Challenge Choice Change: Being an Elite Leader

October 5, 2017

I recently typed “help me be a better leader” into Google and got over 50 million results in less than half a second. Go on … try it for yourself. But, if you do this and then select any of the first page search results, you will very quickly find they start talking about ‘things’ you should do to improve your ‘leadership’. Now let’s be very clear, my request to Google was about being a better leader and was definitely not about leadership development.

 

Am I being pedantic? No …
For me, the distinction is quite simple.

Leadership is a process. You can teach someone a process and it therefore follows that leadership can be learned. If we now add development into the equation, we end up with the situation where a process is being developed.

 

But, if I want to be a better leader it doesn’t follow that I need to know more about the process, what I really need is to know more about myself, my behaviour, and the impact  of my behaviour on the people and followers around me. Only then, can I apply this through whatever leadership processes I encounter to be more effective in my outcomes.

 

Businesses and public sector companies across the world spend a fortune on leadership development programmes every year. They invest vast sums that may well help their people understand more about developing strategy, creating a vision, communicating with their team, handling change, implementing innovation, and let’s not forget all the different models, styles and approaches to leadership. Yet, these are all still process driven topics … so is it any wonder that organisations are not getting the real benefit from their investment and truly effective leaders are still in short supply?

 

Being an elite leader

 

Elite leaders stand out from the crowd. In some cases, they may have developed talents and skills, honed over years of experience, that others have not yet mastered. In other instances, they may have acquired some unique or special knowledge that is in short supply. Regardless of how much they know and what they have learned to do, an elite leader also has one fundamental ‘secret ingredient’ or ‘magic formula’ that gives them an extra edge … they all know how to ‘be’ an elite leader.

 

So, what does this look like in practice? Well, it is based on three key stages of development that an individual navigates on their journey to being an elite leader: Challenge Choice Change.

 

1. Challenge – elite leaders have a high degree of self-awareness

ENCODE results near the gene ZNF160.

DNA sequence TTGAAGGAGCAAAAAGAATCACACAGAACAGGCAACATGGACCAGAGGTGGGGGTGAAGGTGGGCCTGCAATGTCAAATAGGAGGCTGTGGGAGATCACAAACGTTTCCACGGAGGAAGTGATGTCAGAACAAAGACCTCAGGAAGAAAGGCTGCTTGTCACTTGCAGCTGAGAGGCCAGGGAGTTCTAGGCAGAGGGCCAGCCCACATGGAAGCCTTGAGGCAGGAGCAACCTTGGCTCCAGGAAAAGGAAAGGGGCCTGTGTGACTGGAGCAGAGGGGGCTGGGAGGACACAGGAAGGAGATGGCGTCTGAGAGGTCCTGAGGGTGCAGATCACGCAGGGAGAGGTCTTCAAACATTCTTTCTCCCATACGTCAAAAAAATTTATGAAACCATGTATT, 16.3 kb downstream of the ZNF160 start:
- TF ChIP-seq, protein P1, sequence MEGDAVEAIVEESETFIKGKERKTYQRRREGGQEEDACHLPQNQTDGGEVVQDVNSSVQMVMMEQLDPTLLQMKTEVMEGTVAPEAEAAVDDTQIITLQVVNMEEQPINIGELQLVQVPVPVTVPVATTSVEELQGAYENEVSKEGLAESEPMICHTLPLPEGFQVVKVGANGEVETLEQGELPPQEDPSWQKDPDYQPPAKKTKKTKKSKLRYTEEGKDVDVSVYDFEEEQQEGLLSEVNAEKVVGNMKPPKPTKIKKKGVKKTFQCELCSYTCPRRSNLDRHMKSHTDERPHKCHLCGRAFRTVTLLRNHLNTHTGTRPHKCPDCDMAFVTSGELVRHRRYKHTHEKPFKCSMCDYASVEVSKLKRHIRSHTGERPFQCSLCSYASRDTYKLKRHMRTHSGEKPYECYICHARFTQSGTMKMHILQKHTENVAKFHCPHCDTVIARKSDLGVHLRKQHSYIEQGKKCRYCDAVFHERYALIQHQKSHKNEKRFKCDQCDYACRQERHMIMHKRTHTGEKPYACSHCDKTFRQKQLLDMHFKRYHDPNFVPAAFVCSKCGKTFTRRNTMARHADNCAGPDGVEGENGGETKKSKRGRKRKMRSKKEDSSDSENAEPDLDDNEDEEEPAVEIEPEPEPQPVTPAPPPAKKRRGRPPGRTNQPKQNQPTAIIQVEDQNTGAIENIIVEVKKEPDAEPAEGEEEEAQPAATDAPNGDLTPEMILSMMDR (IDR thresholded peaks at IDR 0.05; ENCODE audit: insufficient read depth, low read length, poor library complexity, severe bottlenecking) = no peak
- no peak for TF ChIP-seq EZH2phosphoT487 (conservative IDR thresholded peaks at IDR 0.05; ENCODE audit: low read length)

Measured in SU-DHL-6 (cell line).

Elite leaders fully understand both them self and the impact of their behaviour and actions on others. They have a strong sense of their own beliefs and values, and know how these will affect their decisions and the subsequent actions they take.

 

2.  Choice - elite leaders have strong self-regulation

Elite leaders stop and stand back from any situation in order to assess it and process the available options before taking action. They have a repertoire of behaviour that they can draw on and will make a conscious considered choice of how they are going to respond rather than reacting to the emotion of the situation.

 

3. Change – elite leaders are consistently flexible in their behaviour

Elite leaders know that they can only be effective when people choose to follow them. They constantly adapt and modify their behaviour to form a positive psychological contract with their followers and get the best outcome for everyone concerned.

 

I can hear you already … sounds simple and it’s just a basic coaching approach! Well, no, it’s actually a bit more complicated than that.

Challenge Choice Change

Based on 25 years’ experience of working with leaders from CEOs to front-line supervisors, military, police, education, manufacturing, public sector and many more, plus 5 years of focused research, Challenge Choice Change is a revolutionary approach combining the following:

 

  • A triple-loop coaching based model

  • 101 NLP techniques mapped against a research-based framework of elite leader behaviour

  • 4 influencing factors

  • 6 global dimensions

  • 18 situational elements

  •  A signature modelling strategy to embed elite leader behaviour

 

 

By Lesley Hunter

 

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